(first published Feb 2012)
Today I got an email notification that there was a new comment on a post from another blog I had subscribed to almost year ago. “Amy has posted a new comment” it said. Well, the Amy was me, and it wasn’t a new comment, it was my one and only comment on that post. Feeling there are no coincidences when weird things like this happen, I decided to re-read the post and blog about it.
The blog talks often about attachment, particularly in a Catholic context. I knew if I had subscribed to the comments, it must have been a post that particularly resonated with me. Too bad there was no new comment, just my humble mumblings! Here is the part from the post that really hit at the heart of what I think is going on with me still. I don’t know how to climb out by myself, and I don’t have time or resources (i.e. childcare, etc) to find a therapist that could deal *well* with me on this. Seriously, a therapist that is versed in attachment and would understand a Catholic mom of many and what that entails? Fuggedaboutit.
Another very significant way in which a child may become imprisoned within himself is through the shame that is the terrible consequence of toxic rupture.A toxic rupture occurs when the child experiences himself as rejected by his primary attachment figures (parents, older siblings, extended family members, teachers, coaches, parish priests, etc.) and must retreat to deep within himself to hide what is valuable and vulnerable. This is a prison of abject loneliness where he has locked himself away to defend against the onslaught of an affront to his littleness that is too much to bear. When these kinds of ruptures occur too frequently, a child can soon become imprisoned for life within a dark, small, empty cell that even he eventually forgets. Hidden from the light of day for too long, maturation and development into a healthy, holy adult is stunted. So long as he remains in this prison he will never know joy, peace or love. But a merciful visitation after such a rupture, a humble reconciliation, can free the child from this prison of isolation so that he can re-enter society and grow in knowledge and virtue.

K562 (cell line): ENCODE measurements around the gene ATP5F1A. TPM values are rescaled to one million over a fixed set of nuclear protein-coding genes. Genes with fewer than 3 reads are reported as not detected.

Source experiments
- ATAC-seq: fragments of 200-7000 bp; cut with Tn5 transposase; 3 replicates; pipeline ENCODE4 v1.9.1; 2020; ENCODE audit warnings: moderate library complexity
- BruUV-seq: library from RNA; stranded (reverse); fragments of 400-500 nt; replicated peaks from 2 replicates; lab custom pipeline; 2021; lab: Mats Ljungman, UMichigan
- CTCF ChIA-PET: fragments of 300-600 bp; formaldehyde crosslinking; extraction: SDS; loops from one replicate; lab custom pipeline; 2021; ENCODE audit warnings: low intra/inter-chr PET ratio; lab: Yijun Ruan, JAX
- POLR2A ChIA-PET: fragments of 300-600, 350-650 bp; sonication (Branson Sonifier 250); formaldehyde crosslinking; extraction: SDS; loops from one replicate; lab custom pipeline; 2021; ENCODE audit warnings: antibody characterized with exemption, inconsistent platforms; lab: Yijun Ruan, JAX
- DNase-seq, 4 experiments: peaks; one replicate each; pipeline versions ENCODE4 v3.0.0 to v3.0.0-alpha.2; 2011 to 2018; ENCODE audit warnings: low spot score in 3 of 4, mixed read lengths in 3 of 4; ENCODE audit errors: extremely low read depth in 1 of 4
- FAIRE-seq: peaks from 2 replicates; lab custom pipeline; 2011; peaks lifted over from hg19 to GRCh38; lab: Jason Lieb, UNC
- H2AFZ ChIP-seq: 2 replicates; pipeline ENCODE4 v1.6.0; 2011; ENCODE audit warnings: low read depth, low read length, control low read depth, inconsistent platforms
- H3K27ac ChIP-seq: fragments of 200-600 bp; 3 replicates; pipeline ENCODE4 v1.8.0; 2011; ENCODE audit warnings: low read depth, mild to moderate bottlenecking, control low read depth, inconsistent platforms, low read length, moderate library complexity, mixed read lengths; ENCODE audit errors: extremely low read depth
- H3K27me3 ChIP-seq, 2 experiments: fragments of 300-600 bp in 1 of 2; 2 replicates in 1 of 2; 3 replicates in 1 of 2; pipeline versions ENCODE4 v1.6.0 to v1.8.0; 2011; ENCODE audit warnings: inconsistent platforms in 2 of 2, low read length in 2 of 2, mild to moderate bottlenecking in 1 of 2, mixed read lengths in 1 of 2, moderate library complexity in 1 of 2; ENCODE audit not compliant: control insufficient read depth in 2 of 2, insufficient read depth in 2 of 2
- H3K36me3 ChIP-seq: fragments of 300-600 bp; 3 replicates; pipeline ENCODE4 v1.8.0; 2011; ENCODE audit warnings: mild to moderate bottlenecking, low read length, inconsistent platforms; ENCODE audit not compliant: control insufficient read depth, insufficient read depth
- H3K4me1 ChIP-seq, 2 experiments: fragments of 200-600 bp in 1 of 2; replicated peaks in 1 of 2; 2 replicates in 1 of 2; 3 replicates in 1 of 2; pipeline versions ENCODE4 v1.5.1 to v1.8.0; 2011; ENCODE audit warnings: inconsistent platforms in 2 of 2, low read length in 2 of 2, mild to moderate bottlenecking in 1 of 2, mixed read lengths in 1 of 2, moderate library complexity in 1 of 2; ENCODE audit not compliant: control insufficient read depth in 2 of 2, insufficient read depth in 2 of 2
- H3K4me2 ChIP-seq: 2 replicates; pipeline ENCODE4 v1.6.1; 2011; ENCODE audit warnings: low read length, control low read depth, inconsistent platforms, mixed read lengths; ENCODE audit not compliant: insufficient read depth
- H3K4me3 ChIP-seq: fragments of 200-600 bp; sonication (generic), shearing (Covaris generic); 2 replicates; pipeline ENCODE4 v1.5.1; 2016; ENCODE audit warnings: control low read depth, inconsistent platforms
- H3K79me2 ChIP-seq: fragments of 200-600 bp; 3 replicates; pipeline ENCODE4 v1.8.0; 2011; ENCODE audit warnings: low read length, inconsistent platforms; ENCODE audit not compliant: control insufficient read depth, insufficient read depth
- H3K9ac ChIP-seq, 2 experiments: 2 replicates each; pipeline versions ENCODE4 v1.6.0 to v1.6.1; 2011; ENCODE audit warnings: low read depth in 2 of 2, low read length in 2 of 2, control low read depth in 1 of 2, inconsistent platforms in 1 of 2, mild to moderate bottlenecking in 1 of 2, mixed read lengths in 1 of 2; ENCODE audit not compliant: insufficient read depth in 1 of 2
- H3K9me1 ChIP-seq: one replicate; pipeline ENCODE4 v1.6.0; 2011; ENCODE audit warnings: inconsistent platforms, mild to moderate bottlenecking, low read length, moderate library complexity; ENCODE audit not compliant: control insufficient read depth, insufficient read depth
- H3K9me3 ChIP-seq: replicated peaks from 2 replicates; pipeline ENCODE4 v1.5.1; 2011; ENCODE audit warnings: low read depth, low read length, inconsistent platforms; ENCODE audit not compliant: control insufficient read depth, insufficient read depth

Not to beat a dead horse (LOL isn’t that what this blog is all about?) but my life was one toxic rupture after another. My biological parents, my foster parents (yes, I was young, but still…)…then my parents’ parenting style involved giving me the cold shoulder when I did something they didn’t like, even if they told me it was OK first, even if it was out of my control. Love ya Mom and Dad, but that parenting style really wrecked havoc on a sensitive, young adoptee. I remember the *one time* my mom really and truly sympathized with me after some high school friends were cruel; it was such a balm to my soul I can recall it clearly to this day.
I was the kind of introverted kid who only had one or two good friends at a time, but I gave them my heart. For some reason, God only knows, those few friends also had a “weird” style of showing friendship…I guess like children and especially girls are wont to do — they would stop talking to me for weeks at a time, for no reason I could discern. Then “come back” to friendship like nothing had happened. Most other friends have fallen away as our beliefs diverged – it seems like nobody likes a Cruchy Con like another crunchy con – and I didn’t befriend those growing up (because I didn’t know ANY, lol).
These things taught me to ALWAYS guard my heart, to ALWAYS walk on eggshells. My husband (SAINT, I tell ya!!) will attest to this. Almost 18 years of marriage and I still only barely trust him. Which grieves him greatly, I know, but I don’t know HOW to trust. We were married when I was 25, so I’ve had 25 years of “weird parenting/friendships” to get over, and only 18 years of marriage to make up for it. Maybe when we’ve hit our silver anniversary things will change. Hope springs eternal. 😉
The above quote talks about how to remedy it in a child. I wonder if there is a fix in an adult who is long past the damaging events, long past the days when growing up is one’s job. ‘Cause the pain is still there.